SAS for Epidemiologists: Applications and Methods

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Springer Science & Business Media, Oct 25, 2012 - Mathematics - 258 pages

This comprehensive text covers the use of SAS for epidemiology and public health research. Developed with students in mind and from their feedback, the text addresses this material in a straightforward manner with a multitude of examples. It is directly applicable to students and researchers in the fields of public health, biostatistics and epidemiology. Through a “hands on” approach to the use of SAS for a broad number of epidemiologic analyses, readers learn techniques for data entry and cleaning, categorical analysis, ANOVA, and linear regression and much more. Exercises utilizing real-world data sets are featured throughout the book. SAS screen shots demonstrate the steps for successful programming.

SAS (Statistical Analysis System) is an integrated system of software products provided by the SAS institute, which is headquartered in California. It provides programmers and statisticians the ability to engage in many sophisticated statistical analyses and data retrieval and mining exercises. SAS is widely used in the fields of epidemiology and public health research, predominately due to its ability to reliably analyze very large administrative data sets, as well as more commonly encountered clinical trial and observational research data.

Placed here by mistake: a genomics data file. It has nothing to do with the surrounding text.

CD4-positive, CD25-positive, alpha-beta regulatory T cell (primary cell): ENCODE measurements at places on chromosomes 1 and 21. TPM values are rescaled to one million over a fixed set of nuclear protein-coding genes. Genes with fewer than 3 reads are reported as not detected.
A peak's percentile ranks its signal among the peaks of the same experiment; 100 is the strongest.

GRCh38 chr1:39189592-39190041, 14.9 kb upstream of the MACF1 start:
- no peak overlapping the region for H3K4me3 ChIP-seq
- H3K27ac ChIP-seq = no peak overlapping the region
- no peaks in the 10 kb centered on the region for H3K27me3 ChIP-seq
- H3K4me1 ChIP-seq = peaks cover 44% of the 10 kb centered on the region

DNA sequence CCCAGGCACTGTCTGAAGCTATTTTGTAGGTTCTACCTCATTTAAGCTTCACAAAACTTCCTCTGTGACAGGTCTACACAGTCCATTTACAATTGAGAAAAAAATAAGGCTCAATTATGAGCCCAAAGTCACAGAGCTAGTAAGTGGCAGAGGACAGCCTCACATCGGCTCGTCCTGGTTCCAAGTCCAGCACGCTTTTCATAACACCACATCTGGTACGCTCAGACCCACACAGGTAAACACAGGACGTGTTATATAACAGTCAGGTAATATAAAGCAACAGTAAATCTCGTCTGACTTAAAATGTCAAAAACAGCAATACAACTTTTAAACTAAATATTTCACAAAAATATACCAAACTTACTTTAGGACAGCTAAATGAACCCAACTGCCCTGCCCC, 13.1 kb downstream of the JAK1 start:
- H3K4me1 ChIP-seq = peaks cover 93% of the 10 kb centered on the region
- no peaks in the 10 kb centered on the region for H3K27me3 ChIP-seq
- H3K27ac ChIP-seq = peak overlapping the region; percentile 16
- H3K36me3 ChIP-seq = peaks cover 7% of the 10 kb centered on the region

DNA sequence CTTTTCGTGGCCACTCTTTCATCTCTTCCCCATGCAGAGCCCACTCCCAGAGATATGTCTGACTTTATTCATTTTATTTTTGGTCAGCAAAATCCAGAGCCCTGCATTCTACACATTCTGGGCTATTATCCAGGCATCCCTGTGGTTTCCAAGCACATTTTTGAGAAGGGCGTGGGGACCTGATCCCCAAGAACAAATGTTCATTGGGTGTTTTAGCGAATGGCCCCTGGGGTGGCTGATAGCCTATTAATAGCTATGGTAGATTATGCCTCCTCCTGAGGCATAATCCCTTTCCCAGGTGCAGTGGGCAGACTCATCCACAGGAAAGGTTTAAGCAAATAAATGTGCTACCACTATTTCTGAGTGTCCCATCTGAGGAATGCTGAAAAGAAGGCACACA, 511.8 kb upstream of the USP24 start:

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Chapter 1 Introduction
Part I Working with Data in SAS
Part II Descriptive and Categorical Analysis
Part III Continuous Data and Regression

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About the author (2012)

Dr. Charles DiMaggio is associate professor in the departments of anesthesiology and epidemiology at Columbia University’s College of Physicians and Surgeons and the Mailman School of Public Health. He is an injury epidemiologist whose work includes describing and analyzing the epidemiology of pediatric pedestrian injuries for the New York City Department of Transportation, establishing a surveillance program to track and explain the behavioral health effects of the terrorist attacks of September 11th, 2001 in New York, and investigating the developmental and behavioral effects of anesthesia on young children. He has an active interest in the application of epidemiological approaches to large data sets, and teaches introductory and advanced methods using the SAS and R programming languages. Dr. DiMaggio's previous positions include chief research scientist with the Nassau County, NY, Department of Health where he worked on a variety of projects including bioterrorism preparedness, syndromic surveillance, and health disparities, and as chief physician assistant and director of research for the emergency department at Mt. Sinai School of Medicine at Elmhurst Hospital Center in NY.

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